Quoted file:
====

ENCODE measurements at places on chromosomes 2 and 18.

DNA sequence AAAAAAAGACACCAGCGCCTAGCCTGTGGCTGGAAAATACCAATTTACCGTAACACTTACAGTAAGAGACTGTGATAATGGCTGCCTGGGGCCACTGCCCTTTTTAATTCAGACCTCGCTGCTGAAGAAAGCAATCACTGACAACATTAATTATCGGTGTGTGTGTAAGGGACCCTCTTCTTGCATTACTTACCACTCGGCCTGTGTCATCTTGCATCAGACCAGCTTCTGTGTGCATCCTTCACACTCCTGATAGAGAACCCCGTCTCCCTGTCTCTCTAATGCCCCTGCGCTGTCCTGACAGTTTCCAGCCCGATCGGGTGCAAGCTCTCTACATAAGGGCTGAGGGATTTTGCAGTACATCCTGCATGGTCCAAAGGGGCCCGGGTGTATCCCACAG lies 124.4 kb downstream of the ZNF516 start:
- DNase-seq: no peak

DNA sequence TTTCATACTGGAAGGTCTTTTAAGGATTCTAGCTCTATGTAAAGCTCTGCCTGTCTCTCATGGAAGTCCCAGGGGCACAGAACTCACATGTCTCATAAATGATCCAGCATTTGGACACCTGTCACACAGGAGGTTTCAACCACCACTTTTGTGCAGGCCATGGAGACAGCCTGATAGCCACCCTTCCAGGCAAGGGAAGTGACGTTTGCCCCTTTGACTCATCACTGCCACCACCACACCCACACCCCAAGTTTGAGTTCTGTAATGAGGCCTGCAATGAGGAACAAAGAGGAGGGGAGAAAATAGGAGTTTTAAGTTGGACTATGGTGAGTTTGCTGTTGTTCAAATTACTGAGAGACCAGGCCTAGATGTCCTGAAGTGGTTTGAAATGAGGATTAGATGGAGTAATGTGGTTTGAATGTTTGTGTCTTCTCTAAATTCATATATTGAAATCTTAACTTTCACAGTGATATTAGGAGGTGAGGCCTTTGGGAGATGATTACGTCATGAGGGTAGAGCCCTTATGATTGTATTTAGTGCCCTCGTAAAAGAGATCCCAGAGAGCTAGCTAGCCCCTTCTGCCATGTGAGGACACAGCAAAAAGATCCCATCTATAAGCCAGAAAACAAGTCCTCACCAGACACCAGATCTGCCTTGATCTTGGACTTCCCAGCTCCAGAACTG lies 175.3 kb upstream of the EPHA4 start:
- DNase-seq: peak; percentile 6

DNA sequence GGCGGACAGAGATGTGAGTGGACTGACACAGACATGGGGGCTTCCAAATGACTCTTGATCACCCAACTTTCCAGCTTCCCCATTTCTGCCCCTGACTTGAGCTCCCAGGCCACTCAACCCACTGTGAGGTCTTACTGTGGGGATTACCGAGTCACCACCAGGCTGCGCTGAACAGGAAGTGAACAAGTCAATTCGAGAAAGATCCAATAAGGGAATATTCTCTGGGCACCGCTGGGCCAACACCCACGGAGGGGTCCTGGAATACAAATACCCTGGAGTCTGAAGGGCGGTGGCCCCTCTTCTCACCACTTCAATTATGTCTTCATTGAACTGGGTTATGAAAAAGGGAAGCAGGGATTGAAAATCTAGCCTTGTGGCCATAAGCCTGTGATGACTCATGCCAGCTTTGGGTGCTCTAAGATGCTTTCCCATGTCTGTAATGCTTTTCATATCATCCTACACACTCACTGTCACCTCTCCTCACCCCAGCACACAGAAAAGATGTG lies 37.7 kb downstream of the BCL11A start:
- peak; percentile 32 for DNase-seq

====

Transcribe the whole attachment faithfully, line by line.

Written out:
ENCODE measurements at places on chromosomes 2 and 18.

DNA sequence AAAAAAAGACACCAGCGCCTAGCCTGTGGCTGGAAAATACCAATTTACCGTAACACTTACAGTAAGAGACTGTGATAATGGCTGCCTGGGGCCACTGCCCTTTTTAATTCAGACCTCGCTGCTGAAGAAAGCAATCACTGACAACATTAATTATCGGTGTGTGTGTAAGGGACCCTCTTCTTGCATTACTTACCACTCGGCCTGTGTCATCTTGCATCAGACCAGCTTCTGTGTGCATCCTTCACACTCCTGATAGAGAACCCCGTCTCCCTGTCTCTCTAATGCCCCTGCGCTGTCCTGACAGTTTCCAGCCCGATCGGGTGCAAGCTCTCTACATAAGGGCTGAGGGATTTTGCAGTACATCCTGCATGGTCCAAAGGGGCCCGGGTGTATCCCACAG lies 124.4 kb downstream of the ZNF516 start:
- DNase-seq: no peak

DNA sequence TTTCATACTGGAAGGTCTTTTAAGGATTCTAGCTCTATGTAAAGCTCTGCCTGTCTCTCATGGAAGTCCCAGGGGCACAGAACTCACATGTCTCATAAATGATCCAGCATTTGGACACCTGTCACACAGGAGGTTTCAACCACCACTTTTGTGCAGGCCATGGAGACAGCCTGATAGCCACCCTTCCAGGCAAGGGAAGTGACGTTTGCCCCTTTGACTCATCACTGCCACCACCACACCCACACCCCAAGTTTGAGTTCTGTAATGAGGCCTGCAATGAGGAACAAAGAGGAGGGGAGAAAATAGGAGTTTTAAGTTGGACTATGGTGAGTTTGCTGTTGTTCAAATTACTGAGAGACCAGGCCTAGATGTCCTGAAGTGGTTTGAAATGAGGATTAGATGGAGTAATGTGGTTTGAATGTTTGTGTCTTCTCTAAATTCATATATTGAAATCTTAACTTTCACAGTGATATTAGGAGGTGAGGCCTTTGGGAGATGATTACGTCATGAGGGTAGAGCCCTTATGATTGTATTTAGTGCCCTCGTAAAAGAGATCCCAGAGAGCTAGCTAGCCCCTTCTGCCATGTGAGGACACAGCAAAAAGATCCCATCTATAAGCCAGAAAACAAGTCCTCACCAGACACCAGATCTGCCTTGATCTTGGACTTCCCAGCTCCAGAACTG lies 175.3 kb upstream of the EPHA4 start:
- DNase-seq: peak; percentile 6

DNA sequence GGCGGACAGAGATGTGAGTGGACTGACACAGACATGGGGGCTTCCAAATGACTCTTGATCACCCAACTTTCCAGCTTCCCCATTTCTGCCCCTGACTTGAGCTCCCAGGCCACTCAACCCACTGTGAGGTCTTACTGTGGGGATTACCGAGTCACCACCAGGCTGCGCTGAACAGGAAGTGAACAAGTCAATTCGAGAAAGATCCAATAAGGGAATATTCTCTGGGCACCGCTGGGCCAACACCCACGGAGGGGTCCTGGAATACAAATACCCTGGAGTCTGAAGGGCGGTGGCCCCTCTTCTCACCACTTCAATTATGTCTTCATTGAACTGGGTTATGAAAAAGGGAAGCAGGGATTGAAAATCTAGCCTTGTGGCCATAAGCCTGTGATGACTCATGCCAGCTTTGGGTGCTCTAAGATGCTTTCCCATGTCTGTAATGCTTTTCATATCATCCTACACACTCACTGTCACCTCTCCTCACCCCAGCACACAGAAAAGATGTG lies 37.7 kb downstream of the BCL11A start:
- peak; percentile 32 for DNase-seq